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Trying to write my Morning Pages with two phones and two laptops open beside me. Not good. I can’t focus or rest on the page. On the work phone, a Teams chat about something not urgent but interesting that I want to be part of. On my personal phone, sweet nothings from my lover and a dozen notifications from this site or that. On the work laptop, a presentation I can’t wait to start working on and an article I need to share, also, my LinkedIn profile. On my personal laptop, banking tab—can’t forget to pay the Mastercard—also, my current WIP in Scrivener.

Breathe.

Why am I doing this, why am I setting myself up for such failure? I will neither rest on the page nor do my work nor prepare for future writing. I will freeze, paralyzed by all that I could do, ought to do.

Breathe.

ii

I accidentally give my iPhone, much battered already and with many cracks and breaches, a bath. As I put it in a bowl of lentils—I’m out of rice, but surely lentils will do the same trick?—I ponder whether I really want/need to get another smart phone.

I have a work phone on which kids could text me in emergencies.

Could I go back to a life free of apps? A pre-Instagram, pre-texting all the time, everthing at my fingertips life?

And do I want to?

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It’s the question I’ve been asking myself since May 2013, when my mother bought me my first iPhone for my not quite-40th birthday.

It’s been great. I love it.

But it’s also been awful. By which I mean—I know I’m chained to, dependent on that device more than I am on coffee, never mind cheap red wine.

I think there’s  lot to be said for NOT having the world at your fingertips.

At the same time… Google Maps, Yelp restaurant reviews, cat reels on Instagram and all those sweet nothings from you totally make my life better.

iv

So I’ve ordered a new phone. It’s the smallest one I could find, on the cheapest plan I could find—still more than I need or want, and I know I will use it more than I want—or need.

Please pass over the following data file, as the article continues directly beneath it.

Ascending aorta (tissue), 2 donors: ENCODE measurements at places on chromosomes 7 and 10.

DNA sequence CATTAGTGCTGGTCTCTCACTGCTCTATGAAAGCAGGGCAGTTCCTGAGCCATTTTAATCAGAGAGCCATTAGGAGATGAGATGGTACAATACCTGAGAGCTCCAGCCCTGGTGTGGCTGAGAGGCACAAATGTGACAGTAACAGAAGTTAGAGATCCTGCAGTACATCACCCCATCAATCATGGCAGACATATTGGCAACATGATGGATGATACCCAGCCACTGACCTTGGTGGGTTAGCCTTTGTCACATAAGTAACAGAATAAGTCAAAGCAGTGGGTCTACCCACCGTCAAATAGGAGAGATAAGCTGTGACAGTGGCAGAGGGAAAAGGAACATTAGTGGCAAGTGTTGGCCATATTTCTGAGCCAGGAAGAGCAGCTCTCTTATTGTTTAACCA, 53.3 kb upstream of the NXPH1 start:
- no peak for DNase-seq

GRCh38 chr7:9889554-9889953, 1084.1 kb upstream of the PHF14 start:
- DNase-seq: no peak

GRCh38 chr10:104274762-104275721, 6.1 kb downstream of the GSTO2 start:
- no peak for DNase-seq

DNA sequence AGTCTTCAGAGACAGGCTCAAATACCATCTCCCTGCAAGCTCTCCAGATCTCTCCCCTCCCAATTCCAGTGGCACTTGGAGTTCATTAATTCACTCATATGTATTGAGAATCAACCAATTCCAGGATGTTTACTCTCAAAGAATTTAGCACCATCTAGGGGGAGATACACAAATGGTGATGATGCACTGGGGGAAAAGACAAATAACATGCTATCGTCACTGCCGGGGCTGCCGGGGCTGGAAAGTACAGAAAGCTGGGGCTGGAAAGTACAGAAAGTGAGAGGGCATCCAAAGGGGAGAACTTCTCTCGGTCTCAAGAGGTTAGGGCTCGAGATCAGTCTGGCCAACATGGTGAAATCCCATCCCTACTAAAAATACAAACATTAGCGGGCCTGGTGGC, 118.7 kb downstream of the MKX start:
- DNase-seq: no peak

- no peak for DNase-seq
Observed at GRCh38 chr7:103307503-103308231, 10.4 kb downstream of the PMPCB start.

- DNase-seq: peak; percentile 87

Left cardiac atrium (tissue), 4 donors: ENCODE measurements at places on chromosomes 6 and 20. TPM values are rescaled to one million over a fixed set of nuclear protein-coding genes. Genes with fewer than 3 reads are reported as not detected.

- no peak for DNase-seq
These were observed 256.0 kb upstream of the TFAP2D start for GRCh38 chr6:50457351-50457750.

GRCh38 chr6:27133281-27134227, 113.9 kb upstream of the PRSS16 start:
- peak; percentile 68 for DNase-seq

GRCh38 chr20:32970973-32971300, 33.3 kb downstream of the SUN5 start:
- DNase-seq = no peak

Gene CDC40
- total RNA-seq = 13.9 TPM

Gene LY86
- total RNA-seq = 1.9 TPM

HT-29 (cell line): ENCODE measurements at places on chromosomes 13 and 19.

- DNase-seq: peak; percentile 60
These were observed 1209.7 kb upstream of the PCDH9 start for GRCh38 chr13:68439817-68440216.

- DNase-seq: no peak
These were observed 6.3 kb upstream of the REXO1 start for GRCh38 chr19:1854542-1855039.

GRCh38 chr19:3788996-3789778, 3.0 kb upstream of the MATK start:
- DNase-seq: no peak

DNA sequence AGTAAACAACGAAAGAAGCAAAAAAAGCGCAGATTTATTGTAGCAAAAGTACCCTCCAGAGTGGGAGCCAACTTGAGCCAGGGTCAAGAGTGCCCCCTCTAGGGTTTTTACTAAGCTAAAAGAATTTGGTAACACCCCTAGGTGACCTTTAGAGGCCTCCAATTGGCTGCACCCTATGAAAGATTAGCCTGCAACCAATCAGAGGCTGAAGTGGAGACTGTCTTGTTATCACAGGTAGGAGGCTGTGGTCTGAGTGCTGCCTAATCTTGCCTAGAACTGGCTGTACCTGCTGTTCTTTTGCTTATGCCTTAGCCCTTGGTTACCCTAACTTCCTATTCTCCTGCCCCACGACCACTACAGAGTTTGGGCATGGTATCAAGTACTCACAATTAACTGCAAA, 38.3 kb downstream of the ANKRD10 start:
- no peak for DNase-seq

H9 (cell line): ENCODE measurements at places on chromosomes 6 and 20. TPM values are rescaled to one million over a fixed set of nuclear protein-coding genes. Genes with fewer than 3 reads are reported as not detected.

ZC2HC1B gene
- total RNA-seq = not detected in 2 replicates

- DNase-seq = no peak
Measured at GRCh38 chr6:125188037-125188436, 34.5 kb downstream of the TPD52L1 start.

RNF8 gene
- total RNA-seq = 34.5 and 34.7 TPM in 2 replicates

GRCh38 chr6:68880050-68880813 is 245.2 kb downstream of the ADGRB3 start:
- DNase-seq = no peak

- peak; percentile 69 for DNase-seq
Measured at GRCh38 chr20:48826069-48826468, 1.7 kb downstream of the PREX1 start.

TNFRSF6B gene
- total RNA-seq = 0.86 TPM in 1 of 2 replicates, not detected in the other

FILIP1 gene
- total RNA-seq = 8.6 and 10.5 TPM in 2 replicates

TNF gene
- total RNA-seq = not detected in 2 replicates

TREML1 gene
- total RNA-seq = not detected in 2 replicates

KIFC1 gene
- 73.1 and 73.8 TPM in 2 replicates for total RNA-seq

I resent that it’s this difficult.

I don’t own a television. I don’t binge on Netflix (although, I confess, I’ve spent the occasional weekend in bed with a BBC murder mystery series or Bridgerton or low-budget Netflix romcoms).

I should be able to just use this microcomputer in my pocket to serve me—not to worry that I am its slave.

v

Morning pages. Laptops and phones away, out of sight and out of reach… but I know where they are. And what is the worst that will happen if I open Spotify s that I can have some music on while I write?

I push the thought away. Breathe. Stay on the page.

Resent the effort it takes.

xoxo

“Jane”

More drama, please

Have you ever noticed that the people who tell you “I’m not the type of person who…” are guaranteed to be the type of person who, precisely that?

And, the people who tell you, at every turn, “No drama, please!” and criticize friends, lovers, and strangers for bringing drama into their lives—they aren’t just drama magnets, but drama creators?

Weird.

But maybe not…

Let me be honest and contradictory: me, I like drama. I prefer Macbeth and Hamlet to As You Like It and Love’s Labour Lost. I’d rather watch murder mysteries than sit-coms. And I like life to be… well, interesting. If you bore me, I won’t hang out with you—or work for you—but neither will I create drama in our dynamic to spice things up.

I’ll just move on.

Drama creation is on my mind these days because a friend-acquaintance of mine seems to be particularly bored in her life right now and hell-bent on making it more interesting by manufacturing drama. I get it—a boring life is, well, boring. It does not use up enough psychic energy, and all that energy needs to go somewhere. If I felt entitled to give her advice, I’d suggest she take up knitting or woodworking, maybe Zumba, aerial yoga or karate—but making such suggestions would be officious and, really, neither her boredom nor her theatricals are any of my business. I can watch from the sidelines and be amused—or decide that the show is tedious and move on.

A friend who has known me since I’ve achieved sentience—for me, that happened at 17, not seven, I guess I was a late bloomer—fixates on, almost idolizes this aspect of my character, this ability to define a clear boundary and maintain it—to move on from relationships. He keeps on getting sucked in by manufactured drama and, inevitably, becomes not just compliant in the drama, but its active co-creator.

Jane: You can stop texting. You can hang up. Leave the room. Unfollow, unfriend, delete and block the contact.

Him: But I can’t!

And he really can’t. Weird thing: unlike me, he’d probably say he doesn’t really want life to be interesting. He’d prefer it to be, if not outright boring, then at least largely predictable. He’ll protest this assessment, I expect—no one likes to be tagged as wanting things to be stable. (But they don’t like drama! No drama, please!)